I remember the first time I watched Toonami; I was a little, plucky but stubborn kid who wasted hours on the old N64 and had a strong love for cartoons (I didn't like live-action shows when I was little. I only watched animation. I thought live-action shows were "caca" when I was little). It was friday night, my dad got home, and he brung some pizza over for my family to eat. I picked up a slice, sat with my dad on the couch, and I asked him to look for some cartoons to watch on the television, and of course, he flipped around for a cartoon for the both of us to watch. After digging through through crap (and live-action), he came across a colorful looking cartoon with lots of action. I saw a little monkey tailed boy in an orange gi fighting in a tournament with lots of tough looking dudes, and needless to say, I was hooked. When the credits rolled, I was kinda sad, but when I saw a little robot dude showing off more cool shows, I dropped all the crud from my mind and I wanted to watch more. Everyday Toonami ran, I wouldn't miss that shit (Unless they were the midnight runs on Saturday). I was an instant fan upon my first viewing, and so were fans before and after me.
Starting in September 2000, Toonami broadcast a "Total Immersion Event"which was a mini-series known as The Intruder on its website and block in which fans could decide the outcome of the event. It introduced T.O.M.'s new companion, S.A.R.A.,but unfortunately, fans decided they wanted T.O.M...Dead...But it was anticipated by the two, and they decided to make use of this.
So after T.O.M. died, what did we get? A reborn version of T.O.M that was taller and sleeker than the original (He was now voiced by Steven Blum from this point on for his deeper sounding voice, and he briefly called himself T.O.M. 2.0). Viewers also go to vote for T.O.M.'s new ship after it got ruined somewhere in the events. This era ended up becoming the most famous era in Toonami's history. According to DeMarco, T.O.M.'s death was a perfect way to revamp the entire block. Deciding to have another fresh start, they further streamlined Toonami to compliment his new look and headquarters. New assortments of action and anime shows like Samurai Jack and Justice League began to air. Another major addition was TOM's new companion SARA (added merely because a punk rock band had two band members named Tom and Sarah who were close), who helped run Toonami as the ship's AI, and things could only get better...Except for the loss of the Midnight Run, which was replaced by Adult Swim, which focused more on surreal comedy and some anime.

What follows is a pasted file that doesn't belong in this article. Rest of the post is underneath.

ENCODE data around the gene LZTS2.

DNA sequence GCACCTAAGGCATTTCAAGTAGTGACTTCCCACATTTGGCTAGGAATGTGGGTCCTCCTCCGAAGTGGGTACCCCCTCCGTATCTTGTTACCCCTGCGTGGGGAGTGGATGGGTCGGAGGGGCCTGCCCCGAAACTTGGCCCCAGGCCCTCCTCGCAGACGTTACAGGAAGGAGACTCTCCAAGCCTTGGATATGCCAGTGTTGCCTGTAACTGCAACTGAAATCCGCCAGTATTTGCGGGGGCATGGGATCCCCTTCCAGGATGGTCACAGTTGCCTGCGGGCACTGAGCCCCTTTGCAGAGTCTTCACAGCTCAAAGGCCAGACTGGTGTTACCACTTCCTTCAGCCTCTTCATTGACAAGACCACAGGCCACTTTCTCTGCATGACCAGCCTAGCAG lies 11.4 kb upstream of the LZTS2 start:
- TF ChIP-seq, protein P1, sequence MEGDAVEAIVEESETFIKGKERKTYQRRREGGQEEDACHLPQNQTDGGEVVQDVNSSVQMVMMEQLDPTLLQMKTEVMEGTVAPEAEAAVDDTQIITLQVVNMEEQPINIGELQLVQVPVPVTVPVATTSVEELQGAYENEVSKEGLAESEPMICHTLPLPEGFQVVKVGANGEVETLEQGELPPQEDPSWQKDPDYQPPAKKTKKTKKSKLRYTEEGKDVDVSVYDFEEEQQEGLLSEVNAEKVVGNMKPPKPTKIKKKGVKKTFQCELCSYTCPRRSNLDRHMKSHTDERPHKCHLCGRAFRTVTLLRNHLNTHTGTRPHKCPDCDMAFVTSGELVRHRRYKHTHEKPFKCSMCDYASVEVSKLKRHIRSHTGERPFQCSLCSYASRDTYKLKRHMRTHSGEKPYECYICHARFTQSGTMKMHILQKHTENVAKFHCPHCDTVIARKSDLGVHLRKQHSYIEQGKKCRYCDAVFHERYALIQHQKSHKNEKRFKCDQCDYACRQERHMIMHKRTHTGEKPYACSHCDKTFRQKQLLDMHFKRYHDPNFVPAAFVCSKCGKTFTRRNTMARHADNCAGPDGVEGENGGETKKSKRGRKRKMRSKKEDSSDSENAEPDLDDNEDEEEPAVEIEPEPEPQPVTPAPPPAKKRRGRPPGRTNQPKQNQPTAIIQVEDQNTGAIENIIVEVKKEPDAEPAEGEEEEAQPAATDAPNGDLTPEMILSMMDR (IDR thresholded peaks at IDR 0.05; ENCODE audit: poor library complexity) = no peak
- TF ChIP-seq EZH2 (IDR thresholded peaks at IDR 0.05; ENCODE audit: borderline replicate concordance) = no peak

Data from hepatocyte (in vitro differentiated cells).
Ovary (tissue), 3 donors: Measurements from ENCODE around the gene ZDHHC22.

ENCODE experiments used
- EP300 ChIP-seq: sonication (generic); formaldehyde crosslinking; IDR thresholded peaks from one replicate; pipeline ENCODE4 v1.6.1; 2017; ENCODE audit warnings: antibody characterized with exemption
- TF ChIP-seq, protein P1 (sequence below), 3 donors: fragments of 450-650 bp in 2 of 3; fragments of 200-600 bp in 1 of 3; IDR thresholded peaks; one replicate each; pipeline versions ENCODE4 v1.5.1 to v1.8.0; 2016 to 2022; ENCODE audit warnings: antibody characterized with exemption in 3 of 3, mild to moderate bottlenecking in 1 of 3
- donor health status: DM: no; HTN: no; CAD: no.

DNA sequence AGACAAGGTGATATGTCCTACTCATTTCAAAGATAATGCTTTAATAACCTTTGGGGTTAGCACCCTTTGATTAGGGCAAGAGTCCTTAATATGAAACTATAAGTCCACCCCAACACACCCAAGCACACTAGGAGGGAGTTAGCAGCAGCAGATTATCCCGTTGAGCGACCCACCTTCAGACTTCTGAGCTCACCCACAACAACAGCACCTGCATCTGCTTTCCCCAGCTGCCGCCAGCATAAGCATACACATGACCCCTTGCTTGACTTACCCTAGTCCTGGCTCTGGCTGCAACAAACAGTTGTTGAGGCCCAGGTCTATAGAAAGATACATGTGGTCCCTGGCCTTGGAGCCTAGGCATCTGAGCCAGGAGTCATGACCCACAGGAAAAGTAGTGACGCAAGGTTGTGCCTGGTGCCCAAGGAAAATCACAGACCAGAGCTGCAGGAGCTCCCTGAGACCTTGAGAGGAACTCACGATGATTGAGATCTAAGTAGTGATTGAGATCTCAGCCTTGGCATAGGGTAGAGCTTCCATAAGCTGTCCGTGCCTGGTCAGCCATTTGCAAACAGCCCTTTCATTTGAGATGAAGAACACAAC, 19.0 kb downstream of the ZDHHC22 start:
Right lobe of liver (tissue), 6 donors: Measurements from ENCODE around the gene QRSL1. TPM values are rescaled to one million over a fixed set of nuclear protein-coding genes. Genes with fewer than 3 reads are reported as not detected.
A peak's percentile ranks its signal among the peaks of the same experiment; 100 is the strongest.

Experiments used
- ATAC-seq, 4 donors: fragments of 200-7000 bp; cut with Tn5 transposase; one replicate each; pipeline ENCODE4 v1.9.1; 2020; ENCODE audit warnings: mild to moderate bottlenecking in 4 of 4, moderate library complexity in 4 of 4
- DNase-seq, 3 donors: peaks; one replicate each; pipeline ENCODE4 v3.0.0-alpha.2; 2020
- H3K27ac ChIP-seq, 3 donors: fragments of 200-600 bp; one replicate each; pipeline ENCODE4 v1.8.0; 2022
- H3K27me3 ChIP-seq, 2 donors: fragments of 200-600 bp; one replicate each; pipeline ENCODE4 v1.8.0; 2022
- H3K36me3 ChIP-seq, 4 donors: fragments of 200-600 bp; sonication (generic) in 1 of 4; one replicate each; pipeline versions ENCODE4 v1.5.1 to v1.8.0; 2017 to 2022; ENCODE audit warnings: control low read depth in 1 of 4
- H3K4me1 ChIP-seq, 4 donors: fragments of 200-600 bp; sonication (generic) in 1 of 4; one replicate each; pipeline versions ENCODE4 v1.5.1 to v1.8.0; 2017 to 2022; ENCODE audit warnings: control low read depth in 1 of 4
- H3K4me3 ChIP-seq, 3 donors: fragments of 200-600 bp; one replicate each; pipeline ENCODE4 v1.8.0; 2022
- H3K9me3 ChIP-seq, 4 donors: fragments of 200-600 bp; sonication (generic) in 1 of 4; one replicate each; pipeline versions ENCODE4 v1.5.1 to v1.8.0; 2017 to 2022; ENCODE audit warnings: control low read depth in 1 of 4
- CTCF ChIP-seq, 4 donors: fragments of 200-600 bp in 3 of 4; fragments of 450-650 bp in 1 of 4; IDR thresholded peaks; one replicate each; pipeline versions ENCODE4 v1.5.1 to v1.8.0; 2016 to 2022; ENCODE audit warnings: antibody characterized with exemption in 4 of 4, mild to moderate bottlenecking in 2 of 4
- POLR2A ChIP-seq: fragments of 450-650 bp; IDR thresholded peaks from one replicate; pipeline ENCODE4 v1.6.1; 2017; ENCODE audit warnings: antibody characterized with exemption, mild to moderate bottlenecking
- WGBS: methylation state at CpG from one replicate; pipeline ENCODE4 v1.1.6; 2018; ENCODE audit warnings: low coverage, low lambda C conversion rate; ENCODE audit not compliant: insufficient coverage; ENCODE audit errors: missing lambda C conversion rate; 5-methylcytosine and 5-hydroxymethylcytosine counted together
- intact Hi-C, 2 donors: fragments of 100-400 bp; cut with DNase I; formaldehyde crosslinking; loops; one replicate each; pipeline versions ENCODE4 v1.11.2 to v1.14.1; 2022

In this era, everybody who was anybody I knew what Toonami was and had already caught a hold of it. Where else were we going to watch Dragon Ball Z? Where else was anybody going to watch Justice League? How about Yu Yu Hakusho? Nickelodeon wasn't going to run any of that. It was all Spongebob this and Spongebob that over there!
By the end of this era, we got at three TIE events, the last one leading to another era of Toonami. In the September 2001 event Lockdown, Tom demonstrated his ability to keep the Absolution up and running by single handedly getting the ship's nuclear reactor and conduit systems back online.
In the September 2002 event Trapped in Hyperspace, TOM again took on the role of Absolution’s defender when the ship became infected with a virus shortly after entering hyperspace. TOM was able to get the ship's essential operation systems back online before crashing into Earth, and ultimately saved S.A.R.A. from the virus, earning TOM a moment of affection from S.A.R.A..
TOM 2 met his end in March 2003 in the online comic Endgame. After a space pirate named Orcelot Rex kidnapped SARA, TOM tried to rescue her, only to be destroyed in the battle and discarded in a trash dump. There, a group of fairly aliens repaired and enhanced his design into TOM 3 (much more muscular but still voiced by Steve Blum) defeat Rex and save SARA, which he managed to accomplish. The same alien race under Rex's terror thanked him by enhancing his ship as well, leading to another Toonami revamp.
The line-up of shows improved, the CG from the bumpers wasn't so cheap looking anymore and had a more cinematic feel, and shows were censored much less....But unfortunately, Toonami would no longer run on weekdays.
Their entire block was moved from every weekday, to every Saturday after the CN execs worried that parents would catch ahold of Toonami's excessive violence. This weekday version of Toonami was later replaced by a lighter-hearted action block known as Miguzi.
This block was themed around Erin, a girl who finds refuge within the confines of a strange spaceship that is trapped underwater and inhabited by aquatic creatures. Not surprisingly, this lighter-toned action block was from Williams Street, the producers of late-night programming block Adult Swim and Toonami. The critical reception of the block was mixed (I thought it was okay, but that was it.) People thought of it as Toonami's kid sister who tried hard to be like her older brother, but wasn't as good as her inspiration. Apparently, Totally Spies just wasn't up to Yu Yu Hakusho. (Code Lyoko was fine.)